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Sever's Disease

Severs disease

Sever's disease occurs mainly in active children aged 8 to 15 years old and results in pain at the back of the heel.

An overuse injury that if managed correctly, is something the young athlete should grow out of.


The main symptom of sever's disease is pain and tenderness at the back of the heel which is made worse with physical activity. Tenderness will be felt especially if you press in or give the back of the heel a squeeze from the sides. There may be a lump over the painful area. Another sign is tight calf muscles resulting with reduced range of motion at the ankle. Pain may go away after a period of rest from sporting activities only to return when the young person goes back to training.


Severs disease is often associated with a rapid growth spurt. As the bones get longer, the muscles and tendons become tighter as they cannot keep up with the bone growth.

The point at which the achilles tendon attaches to the heel becomes inflamed and the bone starts to crumble (a lot like osgood schlatters disease of the knee).

Tight calf muscles may contribute as the range of motion at the ankle is reduced resulting in more strain on the achilles tendon. Sever's disease is the second most common injury of this type which is known as an apophysitis.


The aim of treatment is to reduce the pain and inflammation when gently stretch the muscles. There is likely to be no magic instant cure and the young athlete may have to be patient while they grow.

Apply the PRICE principles of protection, rest, ice, compression and elevation. Rest from any activity which makes the injury worse. Initally, certainly the first 48 to 72 hours this will mean complete rest. Later on when normal daily activities can be done pain free then modifying training to avoid certain activities which increase pain should be done. This is likely to include running, jumping and any sports which involve this kind of weight bearing, high impact activity. It may be necessary to stick to swimming or cycling until the injury has completely cleared up.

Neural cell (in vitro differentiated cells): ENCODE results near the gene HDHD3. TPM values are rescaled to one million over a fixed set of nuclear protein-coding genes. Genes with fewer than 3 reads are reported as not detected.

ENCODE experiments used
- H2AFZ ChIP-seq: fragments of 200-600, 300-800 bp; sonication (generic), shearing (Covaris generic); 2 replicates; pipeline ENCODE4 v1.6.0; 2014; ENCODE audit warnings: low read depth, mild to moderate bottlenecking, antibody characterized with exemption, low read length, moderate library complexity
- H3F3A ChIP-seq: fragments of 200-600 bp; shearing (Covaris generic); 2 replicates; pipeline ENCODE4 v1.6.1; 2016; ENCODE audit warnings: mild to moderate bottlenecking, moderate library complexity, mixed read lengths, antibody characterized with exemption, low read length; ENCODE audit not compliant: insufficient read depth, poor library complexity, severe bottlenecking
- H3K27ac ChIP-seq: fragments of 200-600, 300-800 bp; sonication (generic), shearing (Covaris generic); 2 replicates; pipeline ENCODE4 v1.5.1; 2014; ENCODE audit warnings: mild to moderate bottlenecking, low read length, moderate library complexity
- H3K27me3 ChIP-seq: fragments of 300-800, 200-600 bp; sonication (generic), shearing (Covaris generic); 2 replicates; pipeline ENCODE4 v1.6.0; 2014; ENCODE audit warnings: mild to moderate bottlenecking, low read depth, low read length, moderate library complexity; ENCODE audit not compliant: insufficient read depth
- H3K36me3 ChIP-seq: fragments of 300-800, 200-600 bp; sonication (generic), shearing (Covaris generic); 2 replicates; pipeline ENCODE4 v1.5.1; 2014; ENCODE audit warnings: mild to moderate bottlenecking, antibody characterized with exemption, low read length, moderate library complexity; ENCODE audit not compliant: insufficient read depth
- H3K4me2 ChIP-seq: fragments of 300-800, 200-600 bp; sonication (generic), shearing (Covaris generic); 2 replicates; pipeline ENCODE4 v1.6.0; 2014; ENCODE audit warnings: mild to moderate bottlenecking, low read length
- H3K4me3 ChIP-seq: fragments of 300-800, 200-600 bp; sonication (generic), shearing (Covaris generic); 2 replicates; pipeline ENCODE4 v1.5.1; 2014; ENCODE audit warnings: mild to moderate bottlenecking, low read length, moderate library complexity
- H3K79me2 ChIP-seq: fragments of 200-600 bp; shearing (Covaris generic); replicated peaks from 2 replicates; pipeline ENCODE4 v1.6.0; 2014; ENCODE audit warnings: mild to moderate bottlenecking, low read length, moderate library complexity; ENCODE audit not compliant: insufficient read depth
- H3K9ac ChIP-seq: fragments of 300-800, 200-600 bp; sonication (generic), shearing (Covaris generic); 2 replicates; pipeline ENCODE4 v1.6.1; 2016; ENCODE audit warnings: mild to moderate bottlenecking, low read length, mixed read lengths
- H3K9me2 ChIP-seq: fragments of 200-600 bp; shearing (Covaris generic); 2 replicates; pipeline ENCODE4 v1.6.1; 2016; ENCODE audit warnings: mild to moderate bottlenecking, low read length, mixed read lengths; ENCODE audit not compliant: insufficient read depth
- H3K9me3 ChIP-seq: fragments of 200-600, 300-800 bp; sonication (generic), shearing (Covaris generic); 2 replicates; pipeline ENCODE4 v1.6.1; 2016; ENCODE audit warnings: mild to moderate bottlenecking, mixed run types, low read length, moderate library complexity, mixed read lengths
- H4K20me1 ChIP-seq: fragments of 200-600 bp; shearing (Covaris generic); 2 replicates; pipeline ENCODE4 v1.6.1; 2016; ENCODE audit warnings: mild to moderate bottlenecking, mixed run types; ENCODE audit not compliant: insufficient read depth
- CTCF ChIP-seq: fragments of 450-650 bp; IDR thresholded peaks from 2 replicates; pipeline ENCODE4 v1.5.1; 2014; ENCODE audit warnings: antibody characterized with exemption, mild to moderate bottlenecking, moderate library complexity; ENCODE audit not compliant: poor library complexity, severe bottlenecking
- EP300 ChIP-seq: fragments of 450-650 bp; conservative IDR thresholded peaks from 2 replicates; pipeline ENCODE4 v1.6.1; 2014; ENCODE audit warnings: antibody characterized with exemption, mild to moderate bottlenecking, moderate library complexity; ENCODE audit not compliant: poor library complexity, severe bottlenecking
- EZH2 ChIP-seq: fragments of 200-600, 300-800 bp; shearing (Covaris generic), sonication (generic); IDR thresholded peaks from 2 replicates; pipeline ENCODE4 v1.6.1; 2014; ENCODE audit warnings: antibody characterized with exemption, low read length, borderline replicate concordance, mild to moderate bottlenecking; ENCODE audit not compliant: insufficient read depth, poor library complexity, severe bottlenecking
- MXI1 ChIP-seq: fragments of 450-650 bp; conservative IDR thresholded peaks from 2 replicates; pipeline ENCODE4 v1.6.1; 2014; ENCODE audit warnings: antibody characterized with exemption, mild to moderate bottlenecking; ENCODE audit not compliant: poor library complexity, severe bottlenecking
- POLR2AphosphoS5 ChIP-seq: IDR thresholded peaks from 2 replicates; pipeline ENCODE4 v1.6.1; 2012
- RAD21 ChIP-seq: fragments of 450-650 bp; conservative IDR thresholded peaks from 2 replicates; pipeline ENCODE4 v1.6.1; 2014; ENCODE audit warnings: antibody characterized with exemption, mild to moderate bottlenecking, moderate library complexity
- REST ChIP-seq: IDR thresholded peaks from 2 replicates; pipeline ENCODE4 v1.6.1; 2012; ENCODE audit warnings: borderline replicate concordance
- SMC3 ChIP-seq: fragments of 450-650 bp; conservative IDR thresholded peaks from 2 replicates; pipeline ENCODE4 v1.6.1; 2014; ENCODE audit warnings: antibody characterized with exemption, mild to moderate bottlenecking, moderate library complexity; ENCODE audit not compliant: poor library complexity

Apply ice or cold therapy for 10 mins every hour initially, reducing frequency as symptoms improve. Do not apply ice directly to the skin but wrap in a wet tea towel or better still use a cold therapy and compression wrap (Click here to buy UK | buy USA).

Insert a heel pad or heel raise into the shoes. This has the effect of raising the heel and shortening the calf muscles and so taking the strain off the back of the heel. However long term use of a heal raise may shorten the calf muscles when they need stretching (Buy UK | Buy USA).

Read more on treatment and rehabilitation of Severs disease.

A doctor or physiotherapist can apply a plaster cast or boot if the child is in severe pain. This may be worn for a few days or even weeks and should give relief of pain for a while. The will carry out a full biomechanical assessment to help to determine if any foot biomechanics issues are contributing to the condition. Orthotics or insoles can be prescribed to help correct over pronation or other biomechanics issues (buy Orthotic insoles UK | buy USA).

They may prescribe anti-inflammatory medication such as ibuprofen to reduce pain and inflammation. This will not be prescribed if asthma the child has asthma. In persistent cases X-rays may be taken but this is not usual. A sports injury professional will NOT give a steroid injection or operate as these are not suitable treatment options. The condition will usually settle within 6 months, although it can persist for longer.


Stretch the calf muscles regularly. Stretching should be done pain free and very gently with this injury. Sports massage can help improve the condition of the soft tissue and joint flexibility. Strengthening exercises are not usually recommended for treating Servers disease as it is an over use injury and requires rest. When returning to sport the load through the tendon should be gradually increased. Do not go straight back to full training or the injury may recur.

Expert interviews

  • Managing Severs disease - former Premiership Football Physiotherapist Neal Reynolds talks about the young athlete and coping with Severs disease.
  • Growing pains - Neal explains how growing athletes are susceptible to certain sports injuries.